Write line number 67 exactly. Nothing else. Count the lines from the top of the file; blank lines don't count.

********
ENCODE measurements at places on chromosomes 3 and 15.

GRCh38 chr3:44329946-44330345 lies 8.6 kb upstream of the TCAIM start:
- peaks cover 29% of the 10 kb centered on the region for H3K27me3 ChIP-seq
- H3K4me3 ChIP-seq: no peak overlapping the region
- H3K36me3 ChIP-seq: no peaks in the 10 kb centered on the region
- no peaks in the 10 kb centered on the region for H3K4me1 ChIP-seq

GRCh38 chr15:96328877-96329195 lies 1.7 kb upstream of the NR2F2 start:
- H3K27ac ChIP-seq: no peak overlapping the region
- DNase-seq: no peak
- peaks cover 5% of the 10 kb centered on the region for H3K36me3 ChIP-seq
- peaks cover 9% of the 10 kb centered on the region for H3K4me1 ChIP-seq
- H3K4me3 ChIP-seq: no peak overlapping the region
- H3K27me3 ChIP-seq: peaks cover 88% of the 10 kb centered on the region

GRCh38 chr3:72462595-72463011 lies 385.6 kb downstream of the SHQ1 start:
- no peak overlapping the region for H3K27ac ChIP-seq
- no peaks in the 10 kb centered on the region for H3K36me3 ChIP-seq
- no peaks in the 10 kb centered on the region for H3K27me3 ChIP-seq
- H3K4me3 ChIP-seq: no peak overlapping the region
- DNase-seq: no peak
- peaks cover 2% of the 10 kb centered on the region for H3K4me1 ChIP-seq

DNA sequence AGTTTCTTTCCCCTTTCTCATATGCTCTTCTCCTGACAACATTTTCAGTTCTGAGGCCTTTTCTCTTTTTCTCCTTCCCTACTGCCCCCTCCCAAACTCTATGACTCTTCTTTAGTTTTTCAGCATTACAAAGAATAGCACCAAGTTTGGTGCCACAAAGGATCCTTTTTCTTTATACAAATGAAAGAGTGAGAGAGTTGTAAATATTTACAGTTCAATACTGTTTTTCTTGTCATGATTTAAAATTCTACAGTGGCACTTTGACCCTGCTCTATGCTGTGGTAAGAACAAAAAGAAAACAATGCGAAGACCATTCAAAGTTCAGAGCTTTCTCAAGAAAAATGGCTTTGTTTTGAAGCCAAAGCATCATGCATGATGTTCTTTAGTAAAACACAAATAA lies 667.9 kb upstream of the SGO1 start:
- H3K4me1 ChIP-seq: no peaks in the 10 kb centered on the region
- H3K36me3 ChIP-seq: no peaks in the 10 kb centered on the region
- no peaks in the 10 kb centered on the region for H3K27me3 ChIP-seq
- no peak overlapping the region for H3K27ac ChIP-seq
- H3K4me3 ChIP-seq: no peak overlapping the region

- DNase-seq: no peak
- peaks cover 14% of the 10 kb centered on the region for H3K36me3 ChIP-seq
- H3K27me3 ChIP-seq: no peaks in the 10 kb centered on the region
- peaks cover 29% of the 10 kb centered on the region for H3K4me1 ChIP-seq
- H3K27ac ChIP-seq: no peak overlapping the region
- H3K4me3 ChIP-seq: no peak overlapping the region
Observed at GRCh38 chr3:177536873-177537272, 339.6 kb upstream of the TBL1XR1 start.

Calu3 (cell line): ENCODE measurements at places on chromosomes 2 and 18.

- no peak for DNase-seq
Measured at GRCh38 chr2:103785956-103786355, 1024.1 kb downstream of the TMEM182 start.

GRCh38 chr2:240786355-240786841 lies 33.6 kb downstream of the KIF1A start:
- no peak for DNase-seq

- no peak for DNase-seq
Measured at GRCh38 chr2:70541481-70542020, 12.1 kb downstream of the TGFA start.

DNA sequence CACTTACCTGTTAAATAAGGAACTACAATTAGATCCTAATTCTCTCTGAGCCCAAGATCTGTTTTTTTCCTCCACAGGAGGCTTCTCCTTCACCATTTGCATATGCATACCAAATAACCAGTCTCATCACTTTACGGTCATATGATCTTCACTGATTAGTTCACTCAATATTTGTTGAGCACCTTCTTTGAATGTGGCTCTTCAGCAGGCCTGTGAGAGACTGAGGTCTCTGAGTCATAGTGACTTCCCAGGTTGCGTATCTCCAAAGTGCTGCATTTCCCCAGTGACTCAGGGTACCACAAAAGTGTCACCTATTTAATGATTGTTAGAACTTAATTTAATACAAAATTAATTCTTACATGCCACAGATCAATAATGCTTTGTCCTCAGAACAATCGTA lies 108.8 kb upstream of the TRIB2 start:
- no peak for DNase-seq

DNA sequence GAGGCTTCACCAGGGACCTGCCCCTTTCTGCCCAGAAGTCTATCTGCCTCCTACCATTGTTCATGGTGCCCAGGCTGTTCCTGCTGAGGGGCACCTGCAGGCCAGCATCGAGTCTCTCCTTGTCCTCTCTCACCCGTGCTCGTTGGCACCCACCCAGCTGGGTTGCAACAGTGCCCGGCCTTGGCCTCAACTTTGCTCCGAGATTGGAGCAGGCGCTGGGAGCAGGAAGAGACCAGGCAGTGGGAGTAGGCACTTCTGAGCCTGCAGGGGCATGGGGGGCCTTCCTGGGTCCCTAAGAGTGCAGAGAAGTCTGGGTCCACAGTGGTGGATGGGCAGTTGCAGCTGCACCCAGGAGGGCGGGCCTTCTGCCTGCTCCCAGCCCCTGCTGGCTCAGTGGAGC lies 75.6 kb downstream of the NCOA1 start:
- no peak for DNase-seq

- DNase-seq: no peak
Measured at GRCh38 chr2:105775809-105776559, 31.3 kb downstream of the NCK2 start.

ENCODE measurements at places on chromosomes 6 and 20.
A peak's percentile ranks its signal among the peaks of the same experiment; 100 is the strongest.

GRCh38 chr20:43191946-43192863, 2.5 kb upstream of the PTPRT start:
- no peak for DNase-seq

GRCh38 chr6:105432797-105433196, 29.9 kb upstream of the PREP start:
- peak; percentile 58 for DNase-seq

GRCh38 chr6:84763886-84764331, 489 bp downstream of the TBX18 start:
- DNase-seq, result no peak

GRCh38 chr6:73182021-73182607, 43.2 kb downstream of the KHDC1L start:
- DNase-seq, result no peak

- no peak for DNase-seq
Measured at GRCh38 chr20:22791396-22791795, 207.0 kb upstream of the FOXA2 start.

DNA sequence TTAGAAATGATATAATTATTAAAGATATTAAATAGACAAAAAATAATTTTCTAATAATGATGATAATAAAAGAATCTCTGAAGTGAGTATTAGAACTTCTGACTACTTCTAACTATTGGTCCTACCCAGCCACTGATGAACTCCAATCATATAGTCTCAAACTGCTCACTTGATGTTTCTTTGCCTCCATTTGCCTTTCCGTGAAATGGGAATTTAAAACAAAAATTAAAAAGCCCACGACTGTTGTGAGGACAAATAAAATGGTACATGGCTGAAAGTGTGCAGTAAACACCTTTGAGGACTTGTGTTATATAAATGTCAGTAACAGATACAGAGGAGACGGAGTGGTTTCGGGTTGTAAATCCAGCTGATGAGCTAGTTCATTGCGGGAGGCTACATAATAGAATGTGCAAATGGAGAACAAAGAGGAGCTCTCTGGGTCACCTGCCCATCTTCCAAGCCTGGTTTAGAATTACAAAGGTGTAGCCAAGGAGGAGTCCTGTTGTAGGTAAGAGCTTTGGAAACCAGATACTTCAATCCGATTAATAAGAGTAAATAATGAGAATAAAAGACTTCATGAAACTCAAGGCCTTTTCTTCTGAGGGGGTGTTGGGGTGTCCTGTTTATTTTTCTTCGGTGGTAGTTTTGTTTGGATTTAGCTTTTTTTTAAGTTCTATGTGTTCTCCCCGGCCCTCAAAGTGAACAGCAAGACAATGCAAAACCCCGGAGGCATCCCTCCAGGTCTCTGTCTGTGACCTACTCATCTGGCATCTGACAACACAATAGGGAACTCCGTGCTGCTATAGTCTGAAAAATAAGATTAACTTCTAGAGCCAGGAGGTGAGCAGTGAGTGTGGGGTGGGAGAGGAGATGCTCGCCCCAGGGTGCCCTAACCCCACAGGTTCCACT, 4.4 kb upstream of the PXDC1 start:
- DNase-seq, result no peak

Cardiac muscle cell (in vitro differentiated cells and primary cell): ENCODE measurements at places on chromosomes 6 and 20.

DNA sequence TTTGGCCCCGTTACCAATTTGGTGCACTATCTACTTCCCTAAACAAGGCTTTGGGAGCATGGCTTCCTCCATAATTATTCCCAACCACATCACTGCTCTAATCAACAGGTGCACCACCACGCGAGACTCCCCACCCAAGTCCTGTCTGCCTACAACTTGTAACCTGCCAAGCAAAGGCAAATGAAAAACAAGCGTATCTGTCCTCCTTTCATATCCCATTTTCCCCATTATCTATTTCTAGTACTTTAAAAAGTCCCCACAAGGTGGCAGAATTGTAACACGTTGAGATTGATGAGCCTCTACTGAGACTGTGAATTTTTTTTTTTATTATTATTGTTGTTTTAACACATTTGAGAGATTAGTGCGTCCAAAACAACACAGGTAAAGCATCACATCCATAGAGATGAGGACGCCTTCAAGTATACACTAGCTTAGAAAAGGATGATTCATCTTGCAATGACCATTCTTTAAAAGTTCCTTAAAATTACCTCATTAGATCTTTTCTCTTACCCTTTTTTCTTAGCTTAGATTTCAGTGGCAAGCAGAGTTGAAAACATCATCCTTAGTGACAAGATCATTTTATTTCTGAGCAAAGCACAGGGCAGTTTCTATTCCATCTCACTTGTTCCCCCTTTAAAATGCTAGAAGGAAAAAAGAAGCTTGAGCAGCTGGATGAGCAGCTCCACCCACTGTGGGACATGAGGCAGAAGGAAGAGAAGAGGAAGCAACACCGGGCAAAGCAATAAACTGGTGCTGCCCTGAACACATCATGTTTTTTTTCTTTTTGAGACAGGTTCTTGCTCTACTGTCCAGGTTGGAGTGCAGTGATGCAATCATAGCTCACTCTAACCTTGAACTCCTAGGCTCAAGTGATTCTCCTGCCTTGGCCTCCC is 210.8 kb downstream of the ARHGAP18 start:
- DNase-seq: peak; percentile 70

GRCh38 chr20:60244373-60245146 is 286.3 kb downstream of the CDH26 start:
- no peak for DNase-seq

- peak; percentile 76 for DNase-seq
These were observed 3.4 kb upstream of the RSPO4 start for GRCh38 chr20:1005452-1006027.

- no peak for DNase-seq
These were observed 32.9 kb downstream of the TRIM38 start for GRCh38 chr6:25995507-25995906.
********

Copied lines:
These were observed 3.4 kb upstream of the RSPO4 start for GRCh38 chr20:1005452-1006027.